Subject for conscience' sake:
v. 5. Wherefore ye must needs be subject, not only for wrath, but also for conscience' sake.
v. 6. For this cause pay ye tribute also; for they are God's ministers, attending continually upon this very thing.
v. 7. Render, therefore, to all their dues: tribute to whom tribute is due; custom, to whom custom; fear, to whom fear; honor, to whom honor.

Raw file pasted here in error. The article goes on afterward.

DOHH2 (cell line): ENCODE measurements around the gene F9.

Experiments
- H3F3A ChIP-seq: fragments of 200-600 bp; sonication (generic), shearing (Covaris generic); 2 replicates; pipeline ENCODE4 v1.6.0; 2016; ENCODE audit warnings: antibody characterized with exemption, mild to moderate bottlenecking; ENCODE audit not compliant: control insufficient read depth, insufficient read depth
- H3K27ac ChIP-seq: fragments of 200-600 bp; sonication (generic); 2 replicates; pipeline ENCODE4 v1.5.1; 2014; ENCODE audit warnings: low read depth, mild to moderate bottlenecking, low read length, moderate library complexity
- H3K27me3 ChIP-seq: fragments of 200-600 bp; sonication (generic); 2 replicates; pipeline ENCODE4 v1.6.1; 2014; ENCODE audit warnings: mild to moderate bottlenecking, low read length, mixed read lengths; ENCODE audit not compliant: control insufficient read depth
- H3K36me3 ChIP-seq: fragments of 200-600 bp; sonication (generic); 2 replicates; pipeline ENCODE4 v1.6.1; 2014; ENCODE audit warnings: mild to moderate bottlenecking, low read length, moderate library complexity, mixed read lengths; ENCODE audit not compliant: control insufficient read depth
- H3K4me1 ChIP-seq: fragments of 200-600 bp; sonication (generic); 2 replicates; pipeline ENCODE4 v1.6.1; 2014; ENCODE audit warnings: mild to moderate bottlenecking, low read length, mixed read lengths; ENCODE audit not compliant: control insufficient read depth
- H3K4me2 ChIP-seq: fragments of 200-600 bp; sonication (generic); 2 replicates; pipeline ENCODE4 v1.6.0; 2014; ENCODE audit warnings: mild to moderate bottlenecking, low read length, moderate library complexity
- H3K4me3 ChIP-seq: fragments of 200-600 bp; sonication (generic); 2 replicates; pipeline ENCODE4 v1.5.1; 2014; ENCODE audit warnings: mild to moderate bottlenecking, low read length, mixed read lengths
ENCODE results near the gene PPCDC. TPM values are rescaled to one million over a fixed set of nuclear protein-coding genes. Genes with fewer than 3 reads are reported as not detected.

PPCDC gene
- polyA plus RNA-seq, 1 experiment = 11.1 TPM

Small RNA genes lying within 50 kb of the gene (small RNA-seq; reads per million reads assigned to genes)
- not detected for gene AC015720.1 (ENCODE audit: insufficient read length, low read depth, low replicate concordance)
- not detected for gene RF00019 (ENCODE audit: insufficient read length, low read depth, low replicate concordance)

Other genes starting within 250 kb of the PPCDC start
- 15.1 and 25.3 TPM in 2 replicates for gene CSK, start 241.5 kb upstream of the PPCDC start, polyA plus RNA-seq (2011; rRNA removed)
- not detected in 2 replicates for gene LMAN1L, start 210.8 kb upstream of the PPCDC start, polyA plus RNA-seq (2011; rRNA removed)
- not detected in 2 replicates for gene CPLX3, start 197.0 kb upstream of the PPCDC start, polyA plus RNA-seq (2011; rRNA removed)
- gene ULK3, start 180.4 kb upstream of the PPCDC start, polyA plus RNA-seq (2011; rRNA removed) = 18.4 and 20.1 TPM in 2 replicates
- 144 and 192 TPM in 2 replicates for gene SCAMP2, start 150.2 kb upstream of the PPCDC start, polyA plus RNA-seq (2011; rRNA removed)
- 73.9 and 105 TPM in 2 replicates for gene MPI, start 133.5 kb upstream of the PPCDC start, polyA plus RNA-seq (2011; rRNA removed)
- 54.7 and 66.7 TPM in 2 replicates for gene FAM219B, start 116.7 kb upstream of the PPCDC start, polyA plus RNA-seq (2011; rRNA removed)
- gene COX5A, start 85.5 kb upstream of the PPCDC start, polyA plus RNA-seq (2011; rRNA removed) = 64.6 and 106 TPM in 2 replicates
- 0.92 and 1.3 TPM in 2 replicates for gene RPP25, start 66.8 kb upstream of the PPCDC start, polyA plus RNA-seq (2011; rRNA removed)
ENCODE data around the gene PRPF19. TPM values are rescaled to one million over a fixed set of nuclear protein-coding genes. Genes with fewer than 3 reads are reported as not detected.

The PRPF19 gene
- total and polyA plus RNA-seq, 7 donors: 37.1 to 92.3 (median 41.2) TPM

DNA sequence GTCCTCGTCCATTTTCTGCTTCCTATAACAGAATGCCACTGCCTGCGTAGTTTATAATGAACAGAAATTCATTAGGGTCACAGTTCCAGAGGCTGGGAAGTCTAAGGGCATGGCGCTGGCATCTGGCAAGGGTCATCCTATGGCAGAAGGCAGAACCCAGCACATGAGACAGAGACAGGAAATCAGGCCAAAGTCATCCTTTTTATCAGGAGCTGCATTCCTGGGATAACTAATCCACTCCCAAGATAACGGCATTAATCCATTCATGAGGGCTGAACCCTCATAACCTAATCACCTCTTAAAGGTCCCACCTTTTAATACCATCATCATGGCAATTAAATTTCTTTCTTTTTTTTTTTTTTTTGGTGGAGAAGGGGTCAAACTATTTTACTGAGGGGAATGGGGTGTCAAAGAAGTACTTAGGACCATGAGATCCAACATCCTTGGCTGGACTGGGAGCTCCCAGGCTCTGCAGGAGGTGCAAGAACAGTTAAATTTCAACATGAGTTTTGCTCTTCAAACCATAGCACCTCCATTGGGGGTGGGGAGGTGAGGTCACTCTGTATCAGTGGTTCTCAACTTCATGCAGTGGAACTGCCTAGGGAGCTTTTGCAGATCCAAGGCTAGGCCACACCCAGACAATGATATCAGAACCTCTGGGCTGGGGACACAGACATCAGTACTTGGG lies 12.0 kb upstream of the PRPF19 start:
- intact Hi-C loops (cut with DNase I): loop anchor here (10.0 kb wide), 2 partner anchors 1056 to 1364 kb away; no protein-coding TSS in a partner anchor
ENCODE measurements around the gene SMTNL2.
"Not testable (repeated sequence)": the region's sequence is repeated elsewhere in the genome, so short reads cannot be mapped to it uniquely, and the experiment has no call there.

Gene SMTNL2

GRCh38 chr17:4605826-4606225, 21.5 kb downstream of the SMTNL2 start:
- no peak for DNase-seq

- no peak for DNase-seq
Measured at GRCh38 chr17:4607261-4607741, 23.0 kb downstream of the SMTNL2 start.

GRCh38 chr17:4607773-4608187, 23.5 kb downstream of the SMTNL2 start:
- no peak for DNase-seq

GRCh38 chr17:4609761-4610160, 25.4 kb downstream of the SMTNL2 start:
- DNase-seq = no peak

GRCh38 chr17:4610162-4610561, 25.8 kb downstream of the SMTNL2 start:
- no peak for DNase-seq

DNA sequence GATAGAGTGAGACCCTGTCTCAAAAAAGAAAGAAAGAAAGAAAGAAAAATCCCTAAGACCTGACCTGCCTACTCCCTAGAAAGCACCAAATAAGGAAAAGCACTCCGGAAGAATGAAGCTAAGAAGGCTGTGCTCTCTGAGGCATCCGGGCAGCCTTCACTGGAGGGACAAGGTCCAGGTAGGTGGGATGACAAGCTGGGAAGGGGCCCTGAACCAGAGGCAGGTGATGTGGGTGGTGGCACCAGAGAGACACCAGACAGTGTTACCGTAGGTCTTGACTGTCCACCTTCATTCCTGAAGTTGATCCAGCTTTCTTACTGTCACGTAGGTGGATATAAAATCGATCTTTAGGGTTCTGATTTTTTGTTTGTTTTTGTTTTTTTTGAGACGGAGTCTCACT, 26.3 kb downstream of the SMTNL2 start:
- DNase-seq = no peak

For necessity's sake the Christians are subject to the government; they feel that they are under obligation; they know that this behavior is part of their obedience to God. And herein they are influenced not by wrath, not because they fear the inevitable punishment, which would make their obedience much like that of a slave. But they submit themselves for the sake of conscience, from conscientious motives. The Christians know that the Lord whom they are serving has established the government and made it His agency to perform His will as to the preservation of law and order in the world. So they yield cheerful obedience to the civil authorities for the Lord's sake. And the situation thus having been made plain, the admonition of St. Paul is well founded: For on this account pay taxes. Since the government is established for the benefit of society and for the protection and defense also of the believers, therefore they should cheerfully pay the money necessary for its support. For they, the magistrates, the members of the government, are servants of God, knowingly or unknowingly, and are busily engaged with this very thing, with protection against wickedness and with their efforts for the peace of the city; they are active in the service and for the benefit of all good citizens. "He that by virtue of his office serves the community has the right and duty to demand of the community the support necessary for the performance of his office. " This fact the apostle emphasizes in a specializing admonition: Pay, then, to all that which you owe, discharge what is due: to him that demands taxes, the taxes; to him that demands custom pay the custom; to him that ought to be feared render fear; to him that ought to be honored give honor. The government has a right to levy personal and property taxes, and it is the Christian's duty to pay the taxes; evasion of this duty is sinful. The government has the right to collect duty on merchandise exported or imported, and the Christian coming under such ruling will render the payment exacted. The government occupies a position of reverence and fear, and fear and reverence shall be given all its representatives. And in the last admonition St. Paul goes even beyond the magistrates, urging upon all believers to give honor to all men to whom honor is due, whether on account of their position or on account of meritorious work for the public weal. In this way every Christian performs the duties of his citizenship and serves the Lord according to the Fourth Commandment.